Students Staff
University of Essex

November 7, 2015

Not just in October

Filed under: Advice & Support,Networking & Collaboration — Tags: , , , , , — admin @ 1:16 pm
Article by Esther Oluga, Frontrunner Plus

Article by Esther Oluga, Frontrunner Plus

Top three shocking statistics

  1. In 2014 the proportion of UK black staff who were professors was 4%- lower than for any other ethnic group.
  2. 5.8% of UK professors were BME (Black and Minority Ethnic) men and 1.3% women (a gap of 4.5%).[1]
  3. In the University of Essex, only 1% of Professors are Black/Black British.

[1] Source: Statistics from Equality Challenge Unit

Why is this a problem?

It is evident, as you enter the University, that the representation of BME staff in academia is significantly low compared to the growing student population, an issue that is deeply rooted in a Cisgender, white dominated institution where men hold the majority of senior positions.

Despite the fact that we have more black Afro-Caribbean students than staff, black students are still a minority. Currently 17.2 % of students at Essex are Black/Black British.

According to the Equality Challenge Unit, within the 1,507,845 UK student populations, 19.6% are BME, with only 6.3% being Afro-Caribbean.

  • Evidently, there is a major underrepresentation of black people in academia. This is what makes the celebration of Black History more crucial, not only in October but throughout the year; our stories cannot be restricted to October only.
  • The truth is, the lack of representation for black people within academia, means students are not exposed to a vast range of perspectives and experiences. Consequently, even if these stories are written and taught in universities, they tend to be restricted and narrated from one perspective.
  • The recognition of black academics and students in the UK needs to be incorporated into the university culture, as a continuation.  The British culture we have today was contributed to by Afro-Caribbeans and many other ethnic groups and this should not be ignored.

How can you make a change?

A few simple, yet effective actions can be taken by individuals. These small changes by individuals can result in a big change being seen in the community.

Here are a few actions we can take to make a change:

1. Attend events run by the SU

The SU is a safe space for students, but this doesn’t have to create a border between students and staff. Staff can be involved  by  attending such events. A physical presence of staff can be a great message to students showing you care.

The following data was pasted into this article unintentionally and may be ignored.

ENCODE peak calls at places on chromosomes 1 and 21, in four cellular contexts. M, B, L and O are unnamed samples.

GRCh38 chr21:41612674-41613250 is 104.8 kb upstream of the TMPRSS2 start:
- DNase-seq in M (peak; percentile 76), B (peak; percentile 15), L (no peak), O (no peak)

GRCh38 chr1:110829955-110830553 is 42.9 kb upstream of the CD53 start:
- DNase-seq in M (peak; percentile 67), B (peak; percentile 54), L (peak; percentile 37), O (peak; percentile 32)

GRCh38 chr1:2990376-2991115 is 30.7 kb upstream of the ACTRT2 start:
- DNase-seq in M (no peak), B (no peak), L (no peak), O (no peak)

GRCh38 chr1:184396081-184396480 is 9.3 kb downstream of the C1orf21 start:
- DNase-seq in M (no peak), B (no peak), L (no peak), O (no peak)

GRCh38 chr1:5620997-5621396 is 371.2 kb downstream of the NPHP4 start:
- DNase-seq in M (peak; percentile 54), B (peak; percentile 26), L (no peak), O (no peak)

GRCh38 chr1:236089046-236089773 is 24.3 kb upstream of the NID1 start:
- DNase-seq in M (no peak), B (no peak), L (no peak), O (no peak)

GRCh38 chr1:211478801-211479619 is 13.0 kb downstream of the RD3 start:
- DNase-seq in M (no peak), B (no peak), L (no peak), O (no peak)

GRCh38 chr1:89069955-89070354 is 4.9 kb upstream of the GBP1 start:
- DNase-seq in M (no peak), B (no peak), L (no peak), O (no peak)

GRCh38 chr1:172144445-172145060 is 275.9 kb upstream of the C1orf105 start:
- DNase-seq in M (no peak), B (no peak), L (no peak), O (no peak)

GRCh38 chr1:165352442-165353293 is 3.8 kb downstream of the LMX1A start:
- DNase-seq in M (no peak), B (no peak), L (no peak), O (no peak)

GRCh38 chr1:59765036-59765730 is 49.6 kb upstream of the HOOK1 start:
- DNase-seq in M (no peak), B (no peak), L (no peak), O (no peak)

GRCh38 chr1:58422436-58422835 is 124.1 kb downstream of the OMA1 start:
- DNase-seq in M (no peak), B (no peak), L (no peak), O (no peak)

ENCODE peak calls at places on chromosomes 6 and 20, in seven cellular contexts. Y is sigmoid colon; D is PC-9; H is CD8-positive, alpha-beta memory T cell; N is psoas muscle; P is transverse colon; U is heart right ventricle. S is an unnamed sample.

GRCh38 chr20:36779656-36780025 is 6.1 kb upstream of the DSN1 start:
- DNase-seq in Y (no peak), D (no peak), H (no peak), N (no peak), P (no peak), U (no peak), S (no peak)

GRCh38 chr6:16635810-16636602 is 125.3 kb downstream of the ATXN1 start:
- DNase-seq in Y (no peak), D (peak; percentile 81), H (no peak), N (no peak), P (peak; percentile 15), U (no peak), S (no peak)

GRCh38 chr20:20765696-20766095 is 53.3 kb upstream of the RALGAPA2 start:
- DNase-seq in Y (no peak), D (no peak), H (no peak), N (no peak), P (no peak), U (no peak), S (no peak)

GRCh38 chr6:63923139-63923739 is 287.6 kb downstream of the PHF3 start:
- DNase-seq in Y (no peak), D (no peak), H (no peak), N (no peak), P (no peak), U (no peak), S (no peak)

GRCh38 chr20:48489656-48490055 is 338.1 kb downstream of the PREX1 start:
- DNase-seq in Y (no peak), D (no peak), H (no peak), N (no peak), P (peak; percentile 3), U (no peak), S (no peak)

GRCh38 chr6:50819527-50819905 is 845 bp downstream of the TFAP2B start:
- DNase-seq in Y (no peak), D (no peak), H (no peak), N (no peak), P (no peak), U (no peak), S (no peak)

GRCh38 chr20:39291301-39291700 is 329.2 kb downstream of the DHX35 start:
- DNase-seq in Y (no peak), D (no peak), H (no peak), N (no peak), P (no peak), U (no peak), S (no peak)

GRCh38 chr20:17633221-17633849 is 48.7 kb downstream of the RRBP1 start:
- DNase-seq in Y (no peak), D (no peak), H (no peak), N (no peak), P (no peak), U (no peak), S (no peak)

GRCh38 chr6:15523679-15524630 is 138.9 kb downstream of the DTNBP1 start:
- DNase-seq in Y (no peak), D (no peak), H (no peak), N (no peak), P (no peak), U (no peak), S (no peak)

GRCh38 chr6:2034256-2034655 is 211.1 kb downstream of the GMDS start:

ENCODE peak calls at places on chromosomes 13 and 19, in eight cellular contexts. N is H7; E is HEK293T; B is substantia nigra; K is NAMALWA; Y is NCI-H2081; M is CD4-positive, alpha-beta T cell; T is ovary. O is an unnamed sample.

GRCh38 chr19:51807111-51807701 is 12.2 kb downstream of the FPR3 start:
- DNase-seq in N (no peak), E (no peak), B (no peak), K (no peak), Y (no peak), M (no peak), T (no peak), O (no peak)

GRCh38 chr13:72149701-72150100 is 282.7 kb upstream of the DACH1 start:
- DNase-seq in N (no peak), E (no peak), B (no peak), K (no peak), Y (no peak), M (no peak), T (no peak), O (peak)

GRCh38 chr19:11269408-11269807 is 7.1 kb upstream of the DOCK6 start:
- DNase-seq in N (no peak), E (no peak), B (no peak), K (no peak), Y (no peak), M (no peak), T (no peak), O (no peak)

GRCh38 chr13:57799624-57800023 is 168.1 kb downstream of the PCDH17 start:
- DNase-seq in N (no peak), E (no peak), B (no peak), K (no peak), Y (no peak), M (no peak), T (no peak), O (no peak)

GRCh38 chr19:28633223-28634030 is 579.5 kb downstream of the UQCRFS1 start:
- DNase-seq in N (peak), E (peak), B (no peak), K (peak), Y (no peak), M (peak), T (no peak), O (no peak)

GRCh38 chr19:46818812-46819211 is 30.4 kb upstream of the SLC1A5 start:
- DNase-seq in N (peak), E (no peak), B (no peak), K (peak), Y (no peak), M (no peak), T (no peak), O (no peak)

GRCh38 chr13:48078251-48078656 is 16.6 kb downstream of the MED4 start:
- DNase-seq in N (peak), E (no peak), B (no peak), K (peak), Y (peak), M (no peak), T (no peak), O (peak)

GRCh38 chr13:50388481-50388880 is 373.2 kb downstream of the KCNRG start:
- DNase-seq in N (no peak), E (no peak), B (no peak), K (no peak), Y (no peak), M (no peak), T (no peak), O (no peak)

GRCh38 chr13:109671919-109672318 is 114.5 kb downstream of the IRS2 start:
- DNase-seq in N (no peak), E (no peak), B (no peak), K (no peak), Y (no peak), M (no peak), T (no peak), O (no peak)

Educate yourself- Attending events for black students is a way to educate yourself and become aware of issues affecting the black community.

Here is a link for more information on the most recent student events

2. Be an ally

Allies are people who acknowledge the privilege they receive from society’s injustice towards others and take responsibility for changing this. Within and without the university it is our responsibility as a community, to use our voice and positions to stand up for each other, and those who may face inequality.

Get involved with current issues affecting black students, use your privilege to support. For example, collaborating with the African and Caribbean Society.

3. Increase the visibility of Black and Minority Ethnic staff

Most importantly, increasing the visibility of BAME staff in the UK and in our University, and promoting positive role models for BAME students. Are you a member of any of the following forums or networks? Do you attend events to share your opinions?

Access Forum – members come from across our University (Colchester, Southend and Loughton) and have diverse roles but a shared interest in access, disability and inclusion. 

Global Forum – The Global Forum is a staff-led network which promotes, celebrates and emphasises the rich cultural diversity among Essex staff. 

Parents’ Support Network – Our Parents’ Support Network is a group of working parents with shared interests and responsibilities who offer each other informal peer support on topics such as managing the transition back to work and the challenges of being a working parent. All mums and dads are welcome, including mums and dads to be and grandparents.

Essex LGBT Alliance – The Essex LGBT (lesbian, gay, bisexual and trans) Alliance is open to any member of staff. LGBT issues do not just affect those who are themselves LGBT.

Essex Women’s Network – The network is a member-led initiative run by women for women, but all staff are welcome to attend events, participate in activities or submit comments.

I write this to mark the end of Black History calendar month. Not the end of Black History.

This is where it begins for Essex.


Esther Oluga, Frontrunner


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